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Yakiniku

by Joost Nusselder | Updated:  November 2, 2022

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Yakiniku (焼き肉 or 焼肉), meaning “grilled meat”, is a Japanese term which, in its broadest sense, refers to grilled meat dishes. “Yakiniku” originally referred to the “barbecue” of western food, which was given by Japanese writer, “Robun Kanagaki (仮名垣魯文)” in his literature, “Seiyo Ryoritsu (meaning “western food handbook”)”, in 1872 (The Meiji period). Meat has been eaten in Japan since the Jōmon period. However, the rise of Buddhism made the eating of meat tabooed, and consequently some people have theorized that meat “disappeared” from the table from the Middle Ages to the Edo period. The term “yakiniku” became associated with Korean-derived cuisine during the early Showa period. Due to the Korean War, Korean restaurants in Japan were divided into North Korean (Kita Chōsen) and South Korean (Kankoku); “yakiniku restaurant” arose as a politically correct term to refer to restaurants of either type. Today, it commonly refers to a Japanese style of cooking bite-sized meat (usually beef and offal) and vegetables on gridirons or griddles over flame of wood charcoals carbonized by dry distillation (sumibi, 炭火) or gas/electric grill. In North America, mainland China and Taiwan, Yakiniku is also referred to as “Japanese barbecue” while in Japan the origin has become a subject of debate, though it is conventionally considered to be Korean cuisine. In 2002 the NHK program NHK Ningen Kouza (NHK人間講座, literally NHK Humanity lecture) stated: “While some tend to think that yakiniku came from Korea, it was born in post war Japan.” Yet there are those who say that while yakiniku may have its beginnings in Japan, they believe it was first made by Korean Zainichi and should therefore be considered Korean cuisine. Yakiniku is a variant of bulgogi that has been modified by Zainichi Koreans to appeal to Japanese tastes. The present style of yakiniku restaurants are also derived from the Korean restaurants in Osaka and Tokyo which were opened around 1945. In a yakiniku restaurant, diners order several types of prepared raw ingredients (either individually or as a set) which are brought to the table. The ingredients are cooked by the diners on a grill built into the table throughout the duration of the meal, several pieces at a time. The ingredients are then dipped in sauces known as tare before being eaten. The most common sauce is made of Japanese soy sauce mixed with sake, mirin, sugar, garlic, fruit juice and sesame. Garlic-and-shallot or miso-based dips are sometimes used. Different kinds of Korean side dishes like kimchi, nameul, bibimbap are also served alongside.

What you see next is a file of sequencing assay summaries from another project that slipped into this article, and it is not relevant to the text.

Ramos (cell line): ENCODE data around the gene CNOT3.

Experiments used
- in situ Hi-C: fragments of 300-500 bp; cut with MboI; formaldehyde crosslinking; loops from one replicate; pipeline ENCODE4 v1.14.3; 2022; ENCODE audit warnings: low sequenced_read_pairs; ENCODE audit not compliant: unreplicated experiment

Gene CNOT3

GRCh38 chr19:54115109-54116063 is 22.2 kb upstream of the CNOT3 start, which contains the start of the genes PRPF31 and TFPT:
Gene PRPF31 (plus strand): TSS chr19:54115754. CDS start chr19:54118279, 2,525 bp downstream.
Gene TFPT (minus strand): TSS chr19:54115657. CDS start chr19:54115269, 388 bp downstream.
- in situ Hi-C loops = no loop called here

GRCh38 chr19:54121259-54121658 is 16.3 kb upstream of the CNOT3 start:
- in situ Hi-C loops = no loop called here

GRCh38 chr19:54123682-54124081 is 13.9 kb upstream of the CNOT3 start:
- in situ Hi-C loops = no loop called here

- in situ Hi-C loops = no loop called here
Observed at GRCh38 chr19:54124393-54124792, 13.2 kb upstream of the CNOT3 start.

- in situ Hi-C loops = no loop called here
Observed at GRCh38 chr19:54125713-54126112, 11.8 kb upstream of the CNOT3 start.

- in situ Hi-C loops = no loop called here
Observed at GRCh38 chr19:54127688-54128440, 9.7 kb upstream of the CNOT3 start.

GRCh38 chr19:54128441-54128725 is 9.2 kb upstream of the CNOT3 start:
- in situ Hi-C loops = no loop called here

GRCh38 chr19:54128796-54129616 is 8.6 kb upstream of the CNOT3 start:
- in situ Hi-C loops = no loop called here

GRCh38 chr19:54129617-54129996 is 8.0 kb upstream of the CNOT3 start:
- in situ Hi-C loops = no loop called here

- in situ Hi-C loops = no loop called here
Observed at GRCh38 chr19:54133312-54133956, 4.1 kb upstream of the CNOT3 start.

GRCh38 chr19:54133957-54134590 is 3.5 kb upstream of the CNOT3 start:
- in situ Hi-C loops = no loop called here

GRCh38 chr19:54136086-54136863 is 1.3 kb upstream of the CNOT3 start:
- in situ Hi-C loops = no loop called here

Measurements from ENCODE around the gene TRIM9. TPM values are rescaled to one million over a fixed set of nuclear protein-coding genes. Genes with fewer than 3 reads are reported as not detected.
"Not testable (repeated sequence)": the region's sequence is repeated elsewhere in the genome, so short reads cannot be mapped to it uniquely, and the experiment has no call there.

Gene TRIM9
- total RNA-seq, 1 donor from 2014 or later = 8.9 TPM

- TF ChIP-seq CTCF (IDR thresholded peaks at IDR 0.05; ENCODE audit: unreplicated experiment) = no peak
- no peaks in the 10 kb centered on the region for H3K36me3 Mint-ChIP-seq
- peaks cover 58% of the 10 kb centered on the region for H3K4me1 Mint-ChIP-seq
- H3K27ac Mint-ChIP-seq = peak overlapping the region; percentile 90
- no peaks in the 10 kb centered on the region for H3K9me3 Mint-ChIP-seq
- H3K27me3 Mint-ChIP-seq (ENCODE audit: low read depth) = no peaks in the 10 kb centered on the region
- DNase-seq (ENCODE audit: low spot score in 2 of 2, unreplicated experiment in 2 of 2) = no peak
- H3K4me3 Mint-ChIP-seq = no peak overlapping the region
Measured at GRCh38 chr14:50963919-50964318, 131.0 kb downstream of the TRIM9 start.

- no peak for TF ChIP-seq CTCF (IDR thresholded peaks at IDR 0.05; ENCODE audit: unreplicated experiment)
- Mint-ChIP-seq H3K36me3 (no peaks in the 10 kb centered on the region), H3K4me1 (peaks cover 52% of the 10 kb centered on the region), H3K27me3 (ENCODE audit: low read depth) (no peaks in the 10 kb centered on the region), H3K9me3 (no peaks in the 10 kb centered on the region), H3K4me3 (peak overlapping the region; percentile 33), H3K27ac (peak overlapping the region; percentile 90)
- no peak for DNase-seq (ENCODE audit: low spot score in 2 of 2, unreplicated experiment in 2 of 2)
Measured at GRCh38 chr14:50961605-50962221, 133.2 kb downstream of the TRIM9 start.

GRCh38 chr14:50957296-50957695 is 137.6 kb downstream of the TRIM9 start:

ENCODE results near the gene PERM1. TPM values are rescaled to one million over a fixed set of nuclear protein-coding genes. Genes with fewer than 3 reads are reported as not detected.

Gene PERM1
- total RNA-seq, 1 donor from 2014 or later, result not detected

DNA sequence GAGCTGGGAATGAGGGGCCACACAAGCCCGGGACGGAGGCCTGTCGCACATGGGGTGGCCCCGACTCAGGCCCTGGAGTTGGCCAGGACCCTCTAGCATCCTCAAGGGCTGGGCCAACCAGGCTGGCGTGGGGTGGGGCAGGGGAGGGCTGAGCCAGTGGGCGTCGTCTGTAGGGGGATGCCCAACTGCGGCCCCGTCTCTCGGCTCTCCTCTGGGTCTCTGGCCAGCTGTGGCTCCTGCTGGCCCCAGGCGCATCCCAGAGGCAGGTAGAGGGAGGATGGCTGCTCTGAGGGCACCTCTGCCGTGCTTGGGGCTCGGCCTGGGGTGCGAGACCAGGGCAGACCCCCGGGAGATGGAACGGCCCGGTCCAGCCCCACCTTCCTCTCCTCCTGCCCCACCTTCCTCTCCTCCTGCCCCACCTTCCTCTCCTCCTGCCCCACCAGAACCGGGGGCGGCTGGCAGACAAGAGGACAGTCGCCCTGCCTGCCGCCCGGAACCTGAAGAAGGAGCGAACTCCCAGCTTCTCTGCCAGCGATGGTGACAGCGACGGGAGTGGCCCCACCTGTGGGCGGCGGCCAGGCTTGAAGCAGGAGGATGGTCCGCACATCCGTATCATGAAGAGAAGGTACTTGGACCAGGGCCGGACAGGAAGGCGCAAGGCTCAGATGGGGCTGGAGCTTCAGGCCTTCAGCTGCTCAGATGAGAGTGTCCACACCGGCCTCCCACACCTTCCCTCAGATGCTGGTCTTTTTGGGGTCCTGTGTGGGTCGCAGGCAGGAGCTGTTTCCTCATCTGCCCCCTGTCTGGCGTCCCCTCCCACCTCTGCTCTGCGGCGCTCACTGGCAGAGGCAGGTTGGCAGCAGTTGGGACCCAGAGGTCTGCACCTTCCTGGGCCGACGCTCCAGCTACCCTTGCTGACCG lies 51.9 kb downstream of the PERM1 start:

Check out our new cookbook

Bitemybun's family recipes with complete meal planner and recipe guide.

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Joost Nusselder, the founder of Bite My Bun is a content marketer, dad and loves trying out new food with Japanese food at the heart of his passion, and together with his team he's been creating in-depth blog articles since 2016 to help loyal readers with recipes and cooking tips.